Friday, 10 February 2017

Erasers - Theatre Review

What: Erasers
When: 6 - 17th February
Where: The Owl and Cat Theatre
Written by: Jake Arky
Directed by: Gabrielle Savrone
Performed by: Jesse Badger, Khema DeSilva, Ellen Grimshaw, Victory Ndukwe, Finn Orson, Barnaby Pollock, Jayden Popik, and Erin Shay.
Set by: Gabrielle Savrone and Izzy Summers
Sound by: MBYRO

Barnaby Pollock and Orson Finn
The Owl and Cat Theatre brings us one of the most powerful pieces of theatre you will see this year with their production of Erasers. Arky's depiction of the disaffected youth of today and Savrone's playful yet sensitive direction packs a wallop which will leave you reeling at the end.

Erasers tells the story of a well to do family from the East side of town. The father (Badger) is a workaholic and the mother (Shay) wants to be her sons' friend. The two boys, Jordan (Popik) and Nathan (Orson), have become completely disconnected from their parents and each other.

Both boys yearn for connection to something and someone. Jordan, the older brother, seeks for it in a hip hop culture he does not belong to and does not understand, whilst Nathan is lost in a world which cannot face the truth of who he is.

The story begins with a shocking event which by itself could have been the whole play and been impactful but Arky takes it further. Most plays stop where this one started. Arky is asking questions of us we struggle to face and which is becoming a much bigger social tragedy over the last few decades than we could ever have imagined.

There is an old saying 'a picture is worth a thousand words'. Arky challenges this by framing his story-telling with a pair of narrators - The Illustrator and The Colorist (played by Badger and Shay). This is a magnificent play device because these two don't explain the story. What they do is say all the things which are usually left unsaid. They read between the lines and utter the unutterable.

This device works on two levels. Firstly, it 'fills in the blanks' and provides us with a lot of humour because they often say what we are all thinking. It also gives these struggling teenagers a voice they haven't yet developed for themselves. As such it gives depth and context for everything they do and say and this allows us a chance to understand them when their actions seem prosaic or cliche or unfathomable.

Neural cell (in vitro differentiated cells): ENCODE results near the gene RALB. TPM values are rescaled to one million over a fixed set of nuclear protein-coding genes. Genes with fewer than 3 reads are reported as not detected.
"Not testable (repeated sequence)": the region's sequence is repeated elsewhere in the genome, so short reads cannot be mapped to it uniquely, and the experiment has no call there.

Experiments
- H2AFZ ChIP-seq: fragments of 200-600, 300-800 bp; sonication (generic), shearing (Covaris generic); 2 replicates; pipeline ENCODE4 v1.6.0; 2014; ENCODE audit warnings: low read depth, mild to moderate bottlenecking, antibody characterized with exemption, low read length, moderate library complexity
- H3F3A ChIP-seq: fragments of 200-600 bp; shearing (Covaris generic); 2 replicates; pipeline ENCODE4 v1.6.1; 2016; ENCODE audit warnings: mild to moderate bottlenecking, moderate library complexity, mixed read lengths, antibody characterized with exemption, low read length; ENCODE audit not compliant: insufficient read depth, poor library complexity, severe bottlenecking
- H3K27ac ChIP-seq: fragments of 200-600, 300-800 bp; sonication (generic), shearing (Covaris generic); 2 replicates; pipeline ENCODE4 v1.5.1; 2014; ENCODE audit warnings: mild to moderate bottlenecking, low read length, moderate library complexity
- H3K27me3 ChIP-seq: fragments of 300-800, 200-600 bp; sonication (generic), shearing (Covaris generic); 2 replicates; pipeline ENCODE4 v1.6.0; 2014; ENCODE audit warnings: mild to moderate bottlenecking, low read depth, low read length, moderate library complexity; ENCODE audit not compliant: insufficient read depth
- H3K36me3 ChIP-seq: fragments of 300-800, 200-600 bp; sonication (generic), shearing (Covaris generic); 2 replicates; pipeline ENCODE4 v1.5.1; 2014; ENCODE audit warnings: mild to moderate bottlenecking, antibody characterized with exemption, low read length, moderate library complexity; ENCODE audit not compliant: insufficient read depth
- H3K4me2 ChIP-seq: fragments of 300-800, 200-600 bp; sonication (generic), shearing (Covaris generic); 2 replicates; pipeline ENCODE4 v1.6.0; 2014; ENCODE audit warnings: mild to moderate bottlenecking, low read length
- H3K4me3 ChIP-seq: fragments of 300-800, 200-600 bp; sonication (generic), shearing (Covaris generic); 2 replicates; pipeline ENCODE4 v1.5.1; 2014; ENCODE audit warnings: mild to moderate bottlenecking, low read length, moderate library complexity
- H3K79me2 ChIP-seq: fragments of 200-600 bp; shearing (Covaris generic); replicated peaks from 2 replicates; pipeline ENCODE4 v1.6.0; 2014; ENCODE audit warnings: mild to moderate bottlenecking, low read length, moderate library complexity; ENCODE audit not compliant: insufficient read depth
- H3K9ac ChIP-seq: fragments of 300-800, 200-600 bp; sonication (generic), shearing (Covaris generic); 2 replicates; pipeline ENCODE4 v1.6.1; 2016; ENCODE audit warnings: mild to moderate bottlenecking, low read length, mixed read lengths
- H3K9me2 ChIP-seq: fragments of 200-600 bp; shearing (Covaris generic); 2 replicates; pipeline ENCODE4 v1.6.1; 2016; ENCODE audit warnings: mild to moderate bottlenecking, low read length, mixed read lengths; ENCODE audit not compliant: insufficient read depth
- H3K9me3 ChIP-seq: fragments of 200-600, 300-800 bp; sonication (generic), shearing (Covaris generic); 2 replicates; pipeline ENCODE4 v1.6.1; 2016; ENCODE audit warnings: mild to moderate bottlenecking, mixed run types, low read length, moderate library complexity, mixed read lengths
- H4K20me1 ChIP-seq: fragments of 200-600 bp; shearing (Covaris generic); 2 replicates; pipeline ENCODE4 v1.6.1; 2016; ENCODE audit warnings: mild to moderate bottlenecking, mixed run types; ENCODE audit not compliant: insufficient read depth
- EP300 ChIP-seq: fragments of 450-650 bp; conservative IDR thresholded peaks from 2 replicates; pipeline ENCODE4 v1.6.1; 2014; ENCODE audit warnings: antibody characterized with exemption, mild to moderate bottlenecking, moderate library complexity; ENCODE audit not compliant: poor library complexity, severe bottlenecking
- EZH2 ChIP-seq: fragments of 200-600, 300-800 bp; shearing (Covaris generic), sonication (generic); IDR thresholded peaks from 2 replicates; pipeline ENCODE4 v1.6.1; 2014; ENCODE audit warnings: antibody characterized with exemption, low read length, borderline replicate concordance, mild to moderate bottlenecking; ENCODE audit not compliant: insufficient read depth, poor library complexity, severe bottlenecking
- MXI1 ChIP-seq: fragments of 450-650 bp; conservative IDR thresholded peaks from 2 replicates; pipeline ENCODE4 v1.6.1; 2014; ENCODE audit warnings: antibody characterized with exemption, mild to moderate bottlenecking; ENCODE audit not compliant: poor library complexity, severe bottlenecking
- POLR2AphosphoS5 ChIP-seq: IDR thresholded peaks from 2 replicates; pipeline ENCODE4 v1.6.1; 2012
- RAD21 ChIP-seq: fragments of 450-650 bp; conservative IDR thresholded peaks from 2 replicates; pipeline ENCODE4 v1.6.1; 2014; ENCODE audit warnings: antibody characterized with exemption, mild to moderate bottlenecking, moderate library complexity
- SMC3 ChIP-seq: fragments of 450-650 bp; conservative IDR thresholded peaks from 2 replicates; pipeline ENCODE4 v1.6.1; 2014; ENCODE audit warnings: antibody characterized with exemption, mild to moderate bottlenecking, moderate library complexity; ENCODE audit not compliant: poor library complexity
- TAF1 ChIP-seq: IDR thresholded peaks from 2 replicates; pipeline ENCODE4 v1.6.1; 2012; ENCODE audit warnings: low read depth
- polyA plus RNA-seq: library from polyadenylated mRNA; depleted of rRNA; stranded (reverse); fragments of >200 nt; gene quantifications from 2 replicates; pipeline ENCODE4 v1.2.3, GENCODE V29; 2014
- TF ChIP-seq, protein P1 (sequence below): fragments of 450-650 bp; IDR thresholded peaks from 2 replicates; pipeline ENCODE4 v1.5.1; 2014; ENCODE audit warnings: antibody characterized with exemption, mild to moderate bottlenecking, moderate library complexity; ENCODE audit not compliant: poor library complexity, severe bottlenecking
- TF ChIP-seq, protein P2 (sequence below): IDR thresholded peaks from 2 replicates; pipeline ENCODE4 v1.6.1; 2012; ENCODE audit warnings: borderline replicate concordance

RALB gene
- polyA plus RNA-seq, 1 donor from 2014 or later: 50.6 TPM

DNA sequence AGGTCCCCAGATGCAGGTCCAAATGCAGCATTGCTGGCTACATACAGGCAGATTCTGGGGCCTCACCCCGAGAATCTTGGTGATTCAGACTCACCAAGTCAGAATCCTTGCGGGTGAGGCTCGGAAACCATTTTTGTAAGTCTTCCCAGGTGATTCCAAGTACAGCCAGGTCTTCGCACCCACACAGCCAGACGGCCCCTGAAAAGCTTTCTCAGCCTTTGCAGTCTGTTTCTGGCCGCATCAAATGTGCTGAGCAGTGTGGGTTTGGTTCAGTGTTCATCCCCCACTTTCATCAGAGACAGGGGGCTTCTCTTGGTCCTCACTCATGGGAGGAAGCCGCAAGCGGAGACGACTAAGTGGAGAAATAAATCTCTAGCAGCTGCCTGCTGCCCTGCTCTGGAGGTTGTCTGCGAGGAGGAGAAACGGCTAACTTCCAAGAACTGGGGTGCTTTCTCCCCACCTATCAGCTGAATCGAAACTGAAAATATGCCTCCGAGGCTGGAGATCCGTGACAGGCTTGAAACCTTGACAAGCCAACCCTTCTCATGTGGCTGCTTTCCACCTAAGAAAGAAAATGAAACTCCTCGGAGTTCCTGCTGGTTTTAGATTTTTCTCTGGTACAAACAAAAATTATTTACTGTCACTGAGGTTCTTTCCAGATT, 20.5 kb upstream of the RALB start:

Savrone has worked with her cast to create some beautifully iconic, yet real characters. Popik is a powerful actor and I expected the detail and power of his character to shine as it did. He is so good though, I was worried he would eclipse the rest of the cast. I needn't have been concerned. Everybody on stage knew who they were and why they were there and never allowed us to escape their world for a single second. In particular DeSilva's Yolanda was hilarious. She is a strong young woman who knew who she was in the world. Orson's Nathan was hypnotic and disturbing and so concentrated he gave me shivers at times.

In his hop hop delusion Jordan befriends Eddie (Ndukwe), an East side boy, and keeps trying to prove he is more homeboy than the real thing. There are many important statements in Erasers, but one of the most resonating comments is that the East side is the dangerous side of town because they are all trying to kill each other, whereas on the West side they are trying to kill themselves.

As I said earlier, this play is about not feeling connected and not being seen. At one point the father says to Jordan he is there for him and Jordan's response resonates in an abyss of darkness with a simple "When?" Tellingly, the father gives up and goes back to his work.

Nathan epitomises the themes through his (and his friend's) life on-line and the need to publish on the internet to be seen. He has no sense of what is appropriate, it all needs to be out there and it is up to site administrators to censor him which drives him deeper and deeper into a well of isolation. His brother Jordan makes a futile and misguided attempt to help but neither of them understand themselves or each other and they have no role models and so the tragedies which ensue are seemingly inevitable.

Erasers is a play with serious adult themes and shocking social commentary and Savrone does not shy away from any of it. The Owl and Cat have provided information on how to get support if this show is too disturbing. Seeing Erasers is really important though because we need to start seeing the things we no longer look at. Our teens are screaming louder and louder to be seen and heard. We need to start listening or we will lose the world.

5 Stars

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